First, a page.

This event is fully booked.
This event is free for students with ID and Aperture Members at the $50 level and above.
Join Aperture Foundation for a conversation with photographer Stephen Shore and acclaimed critic Peter Schjeldahl in conjunction with Shore’s forthcoming Aperture releases, Stephen Shore: Survey and the expanded edition of Uncommon Places.
The two will discuss the work that spans Shore’s impressive and productive career, in light of his first-ever retrospective exhibition at Fundación MAPFRE this fall, including his series Early Works, Amarillo, New York City, American Surfaces, and Uncommon Places, as well as Shore’s significant contributions and influence on photography over the past four decades.
Stephen Shore (born in New York, 1947) had his work purchased by Edward Steichen for the Museum of Modern Art, New York, at age fourteen. At seventeen, Shore was a regular at Andy Warhol’s Factory, producing an important photographic document of the scene, and in 1971, at the age of twenty-four, he became the first living photographer since Alfred Stieglitz forty years earlier to have a solo show at the Metropolitan Museum of Art. He has had numerous one-man shows, including those at the Museum of Modern Art, New York; Kunsthalle Düsseldorf; Hammer Museum, Los Angeles; Jeu de Paume, Paris; and Art Institute of Chicago. Since 1982, he has been director of the photography program at Bard College.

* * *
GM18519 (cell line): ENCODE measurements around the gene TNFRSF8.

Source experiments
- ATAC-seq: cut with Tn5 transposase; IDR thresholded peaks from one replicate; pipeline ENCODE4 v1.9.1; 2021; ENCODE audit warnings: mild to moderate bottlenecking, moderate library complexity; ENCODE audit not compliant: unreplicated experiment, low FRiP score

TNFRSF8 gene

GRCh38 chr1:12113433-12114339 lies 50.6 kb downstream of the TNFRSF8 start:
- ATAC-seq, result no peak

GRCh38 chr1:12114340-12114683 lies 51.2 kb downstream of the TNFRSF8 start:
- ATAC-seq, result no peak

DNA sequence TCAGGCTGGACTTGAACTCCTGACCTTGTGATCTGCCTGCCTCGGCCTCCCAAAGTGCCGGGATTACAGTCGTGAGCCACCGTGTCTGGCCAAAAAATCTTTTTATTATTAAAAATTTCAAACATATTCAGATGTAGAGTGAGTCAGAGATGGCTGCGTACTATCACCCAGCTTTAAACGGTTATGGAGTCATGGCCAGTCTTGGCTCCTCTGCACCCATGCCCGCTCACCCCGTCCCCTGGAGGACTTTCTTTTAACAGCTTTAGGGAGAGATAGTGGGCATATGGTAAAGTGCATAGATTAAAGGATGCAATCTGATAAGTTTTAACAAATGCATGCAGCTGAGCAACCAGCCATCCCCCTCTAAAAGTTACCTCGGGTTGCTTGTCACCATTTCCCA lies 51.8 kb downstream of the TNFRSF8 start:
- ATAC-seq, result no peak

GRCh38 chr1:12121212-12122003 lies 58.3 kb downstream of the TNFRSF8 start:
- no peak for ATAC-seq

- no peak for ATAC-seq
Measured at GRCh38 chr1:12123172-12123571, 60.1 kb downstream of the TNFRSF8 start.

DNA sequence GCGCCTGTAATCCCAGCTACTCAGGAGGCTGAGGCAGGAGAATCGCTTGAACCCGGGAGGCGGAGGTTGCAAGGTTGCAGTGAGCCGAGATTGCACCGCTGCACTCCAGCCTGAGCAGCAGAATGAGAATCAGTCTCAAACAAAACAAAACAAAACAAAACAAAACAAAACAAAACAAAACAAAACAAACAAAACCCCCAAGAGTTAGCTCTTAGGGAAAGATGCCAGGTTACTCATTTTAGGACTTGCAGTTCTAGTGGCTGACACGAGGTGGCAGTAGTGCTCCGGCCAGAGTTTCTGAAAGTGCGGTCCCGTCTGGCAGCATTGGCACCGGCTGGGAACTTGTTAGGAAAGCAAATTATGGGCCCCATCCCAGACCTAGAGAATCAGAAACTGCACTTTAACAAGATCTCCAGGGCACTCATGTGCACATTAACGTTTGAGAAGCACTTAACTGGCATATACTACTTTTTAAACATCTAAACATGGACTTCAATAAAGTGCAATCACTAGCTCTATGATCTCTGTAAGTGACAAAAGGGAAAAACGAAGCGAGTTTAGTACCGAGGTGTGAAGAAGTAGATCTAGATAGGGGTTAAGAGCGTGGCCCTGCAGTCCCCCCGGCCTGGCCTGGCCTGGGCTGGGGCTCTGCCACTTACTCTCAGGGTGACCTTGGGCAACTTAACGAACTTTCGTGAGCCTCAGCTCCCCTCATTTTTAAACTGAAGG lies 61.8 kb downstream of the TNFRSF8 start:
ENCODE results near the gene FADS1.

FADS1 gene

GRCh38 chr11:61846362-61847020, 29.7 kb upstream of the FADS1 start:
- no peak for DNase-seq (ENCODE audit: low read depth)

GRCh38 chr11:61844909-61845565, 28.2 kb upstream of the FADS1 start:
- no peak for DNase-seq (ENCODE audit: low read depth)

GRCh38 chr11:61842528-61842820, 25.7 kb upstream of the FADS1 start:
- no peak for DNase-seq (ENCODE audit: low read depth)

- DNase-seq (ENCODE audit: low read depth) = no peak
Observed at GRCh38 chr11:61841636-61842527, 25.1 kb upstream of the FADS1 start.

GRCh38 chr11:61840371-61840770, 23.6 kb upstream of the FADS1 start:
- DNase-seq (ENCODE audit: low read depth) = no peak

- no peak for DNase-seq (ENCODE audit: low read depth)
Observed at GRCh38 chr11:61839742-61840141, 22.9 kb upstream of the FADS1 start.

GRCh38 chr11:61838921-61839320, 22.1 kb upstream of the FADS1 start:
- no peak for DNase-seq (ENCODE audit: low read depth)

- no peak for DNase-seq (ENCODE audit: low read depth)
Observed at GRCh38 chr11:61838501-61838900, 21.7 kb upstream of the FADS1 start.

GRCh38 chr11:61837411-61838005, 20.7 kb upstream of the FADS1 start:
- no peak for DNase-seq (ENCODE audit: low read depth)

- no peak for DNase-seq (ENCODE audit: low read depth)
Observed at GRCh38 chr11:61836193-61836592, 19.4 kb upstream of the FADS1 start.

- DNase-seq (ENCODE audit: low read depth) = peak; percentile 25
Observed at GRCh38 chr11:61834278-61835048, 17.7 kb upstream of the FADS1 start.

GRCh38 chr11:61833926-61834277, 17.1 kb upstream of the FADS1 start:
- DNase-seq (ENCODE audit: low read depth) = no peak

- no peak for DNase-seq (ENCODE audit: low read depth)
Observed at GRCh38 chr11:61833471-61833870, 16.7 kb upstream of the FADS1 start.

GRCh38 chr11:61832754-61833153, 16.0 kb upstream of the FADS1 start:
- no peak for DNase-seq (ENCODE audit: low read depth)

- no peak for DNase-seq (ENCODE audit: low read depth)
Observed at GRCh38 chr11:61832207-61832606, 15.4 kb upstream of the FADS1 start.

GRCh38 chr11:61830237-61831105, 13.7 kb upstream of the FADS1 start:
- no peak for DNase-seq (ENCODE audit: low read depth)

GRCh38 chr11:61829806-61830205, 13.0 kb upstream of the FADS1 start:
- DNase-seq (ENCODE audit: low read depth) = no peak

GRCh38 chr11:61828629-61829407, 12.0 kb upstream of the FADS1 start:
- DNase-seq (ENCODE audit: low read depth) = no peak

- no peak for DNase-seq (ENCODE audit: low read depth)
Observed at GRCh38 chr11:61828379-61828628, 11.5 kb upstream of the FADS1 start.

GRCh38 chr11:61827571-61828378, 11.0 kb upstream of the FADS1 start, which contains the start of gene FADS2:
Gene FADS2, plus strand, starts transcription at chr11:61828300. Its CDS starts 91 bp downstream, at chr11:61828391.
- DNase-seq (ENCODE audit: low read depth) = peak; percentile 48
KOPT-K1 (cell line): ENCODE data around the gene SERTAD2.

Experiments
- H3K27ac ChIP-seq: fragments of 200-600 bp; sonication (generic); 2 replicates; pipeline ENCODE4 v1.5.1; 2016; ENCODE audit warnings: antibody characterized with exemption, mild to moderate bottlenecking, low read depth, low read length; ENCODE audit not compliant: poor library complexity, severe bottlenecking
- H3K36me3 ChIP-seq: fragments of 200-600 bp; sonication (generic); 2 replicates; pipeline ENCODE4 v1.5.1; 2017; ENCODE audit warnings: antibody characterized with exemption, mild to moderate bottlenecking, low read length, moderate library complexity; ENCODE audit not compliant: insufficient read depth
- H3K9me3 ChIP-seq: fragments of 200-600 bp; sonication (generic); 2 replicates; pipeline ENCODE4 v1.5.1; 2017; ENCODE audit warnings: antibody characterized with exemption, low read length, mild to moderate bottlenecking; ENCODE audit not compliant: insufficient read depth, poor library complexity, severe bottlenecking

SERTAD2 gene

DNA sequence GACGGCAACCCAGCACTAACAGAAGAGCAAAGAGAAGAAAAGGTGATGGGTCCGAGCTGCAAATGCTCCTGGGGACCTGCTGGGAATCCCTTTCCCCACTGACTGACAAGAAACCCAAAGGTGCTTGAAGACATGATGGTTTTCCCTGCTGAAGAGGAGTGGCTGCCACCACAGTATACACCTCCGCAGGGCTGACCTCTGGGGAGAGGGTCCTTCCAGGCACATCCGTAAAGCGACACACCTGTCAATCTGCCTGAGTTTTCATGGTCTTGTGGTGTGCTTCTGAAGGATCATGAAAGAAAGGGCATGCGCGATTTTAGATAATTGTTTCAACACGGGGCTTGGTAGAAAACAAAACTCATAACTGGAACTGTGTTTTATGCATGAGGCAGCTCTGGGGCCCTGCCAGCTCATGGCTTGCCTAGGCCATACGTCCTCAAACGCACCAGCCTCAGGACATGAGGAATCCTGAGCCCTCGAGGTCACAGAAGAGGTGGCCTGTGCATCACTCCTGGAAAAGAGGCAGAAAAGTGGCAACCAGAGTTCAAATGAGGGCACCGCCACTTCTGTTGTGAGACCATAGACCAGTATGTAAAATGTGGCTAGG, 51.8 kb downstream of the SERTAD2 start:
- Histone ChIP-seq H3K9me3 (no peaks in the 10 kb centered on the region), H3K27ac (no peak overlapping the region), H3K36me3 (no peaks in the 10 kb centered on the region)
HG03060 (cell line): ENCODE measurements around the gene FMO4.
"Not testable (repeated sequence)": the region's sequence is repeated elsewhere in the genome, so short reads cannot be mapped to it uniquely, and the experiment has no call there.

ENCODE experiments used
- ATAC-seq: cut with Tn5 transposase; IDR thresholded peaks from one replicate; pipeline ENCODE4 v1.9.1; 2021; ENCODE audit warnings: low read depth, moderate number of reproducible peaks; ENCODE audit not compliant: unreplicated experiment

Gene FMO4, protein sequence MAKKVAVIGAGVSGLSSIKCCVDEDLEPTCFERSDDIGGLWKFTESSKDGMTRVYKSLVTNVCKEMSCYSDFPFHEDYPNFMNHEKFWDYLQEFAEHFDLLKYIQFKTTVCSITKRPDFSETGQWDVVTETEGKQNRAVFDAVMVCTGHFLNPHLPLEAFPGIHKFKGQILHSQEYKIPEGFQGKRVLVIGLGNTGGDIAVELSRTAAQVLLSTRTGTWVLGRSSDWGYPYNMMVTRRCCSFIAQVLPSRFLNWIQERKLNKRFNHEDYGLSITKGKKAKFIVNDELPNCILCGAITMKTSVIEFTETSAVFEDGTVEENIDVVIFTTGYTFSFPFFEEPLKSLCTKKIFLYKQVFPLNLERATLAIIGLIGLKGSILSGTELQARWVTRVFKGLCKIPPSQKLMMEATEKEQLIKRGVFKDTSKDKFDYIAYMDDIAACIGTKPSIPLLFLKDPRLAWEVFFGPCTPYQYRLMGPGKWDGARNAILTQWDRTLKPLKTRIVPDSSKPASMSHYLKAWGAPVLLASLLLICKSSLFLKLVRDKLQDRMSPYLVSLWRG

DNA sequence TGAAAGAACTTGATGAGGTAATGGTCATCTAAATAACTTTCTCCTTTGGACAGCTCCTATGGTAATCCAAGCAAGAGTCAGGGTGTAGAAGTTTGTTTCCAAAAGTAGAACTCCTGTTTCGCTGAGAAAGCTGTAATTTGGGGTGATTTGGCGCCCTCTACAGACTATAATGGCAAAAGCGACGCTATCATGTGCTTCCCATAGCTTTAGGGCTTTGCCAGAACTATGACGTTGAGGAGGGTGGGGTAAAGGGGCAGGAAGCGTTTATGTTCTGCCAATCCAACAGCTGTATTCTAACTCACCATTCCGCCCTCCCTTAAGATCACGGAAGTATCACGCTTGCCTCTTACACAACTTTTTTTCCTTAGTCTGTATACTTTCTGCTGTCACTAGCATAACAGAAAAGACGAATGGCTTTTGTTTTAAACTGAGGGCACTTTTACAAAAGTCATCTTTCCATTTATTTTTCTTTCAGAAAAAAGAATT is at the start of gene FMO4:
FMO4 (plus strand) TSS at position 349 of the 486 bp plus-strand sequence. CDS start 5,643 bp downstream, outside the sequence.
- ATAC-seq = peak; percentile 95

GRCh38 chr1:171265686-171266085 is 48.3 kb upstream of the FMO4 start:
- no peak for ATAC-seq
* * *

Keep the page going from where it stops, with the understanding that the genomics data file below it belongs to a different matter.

Peter Schjeldahl has been a staff writer at the New Yorker since 1998 and is the magazine’s art critic. He came to the magazine from the Village Voice, where he was the art critic from 1990 to 1998. Previously, he had written frequently for the New York Times’s Arts and Leisure section. His writing has also appeared in Artforum, Art in America, the New York Times Magazine, Vogue, and Vanity Fair. He has received the Clark Prize for Excellence in Arts Writing from the Sterling and Francine Clark Art Institute; the Frank Jewett Mather Award from the College Art Association, for excellence in art criticism; the Harold D. Vursell Memorial Award from the American Academy of Arts and Letters, for “recent prose that merits recognition for the quality of its style”; and a Guggenheim Fellowship. He is the author of four books of criticism, including The Hydrogen Jukebox: Selected Writings, and Let’s See: Writings on Art from The New Yorker.
Image: Stephen Shore, U.S. 97, South of Klamath Falls, Oregon, July 21, 1973
This program is supported, in part, by public funds from the New York City Department of Cultural Affairs in partnership with the City Council, and the board and Members of Aperture Foundation.